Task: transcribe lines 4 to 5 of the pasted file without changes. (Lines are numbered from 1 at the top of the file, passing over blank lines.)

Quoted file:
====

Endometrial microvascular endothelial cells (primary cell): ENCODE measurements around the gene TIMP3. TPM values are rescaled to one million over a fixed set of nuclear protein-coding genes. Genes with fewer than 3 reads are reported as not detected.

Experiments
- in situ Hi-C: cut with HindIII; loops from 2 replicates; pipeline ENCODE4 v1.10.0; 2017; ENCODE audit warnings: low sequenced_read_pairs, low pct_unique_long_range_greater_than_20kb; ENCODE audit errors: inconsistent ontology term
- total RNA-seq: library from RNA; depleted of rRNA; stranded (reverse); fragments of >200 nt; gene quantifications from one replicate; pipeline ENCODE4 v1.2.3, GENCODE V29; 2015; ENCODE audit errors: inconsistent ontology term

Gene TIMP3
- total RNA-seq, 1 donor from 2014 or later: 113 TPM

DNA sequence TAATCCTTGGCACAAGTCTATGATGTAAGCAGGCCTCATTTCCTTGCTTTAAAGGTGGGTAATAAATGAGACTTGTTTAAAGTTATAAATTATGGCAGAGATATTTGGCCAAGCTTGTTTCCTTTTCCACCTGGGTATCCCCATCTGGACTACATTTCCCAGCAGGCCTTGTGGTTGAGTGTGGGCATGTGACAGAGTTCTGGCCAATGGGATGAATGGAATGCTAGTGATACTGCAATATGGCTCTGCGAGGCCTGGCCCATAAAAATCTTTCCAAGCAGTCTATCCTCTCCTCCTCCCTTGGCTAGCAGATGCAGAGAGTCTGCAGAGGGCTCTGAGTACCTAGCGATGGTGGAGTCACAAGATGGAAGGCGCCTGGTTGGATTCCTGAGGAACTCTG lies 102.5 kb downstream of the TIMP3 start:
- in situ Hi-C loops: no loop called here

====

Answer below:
- total RNA-seq: library from RNA; depleted of rRNA; stranded (reverse); fragments of >200 nt; gene quantifications from one replicate; pipeline ENCODE4 v1.2.3, GENCODE V29; 2015; ENCODE audit errors: inconsistent ontology term

Gene TIMP3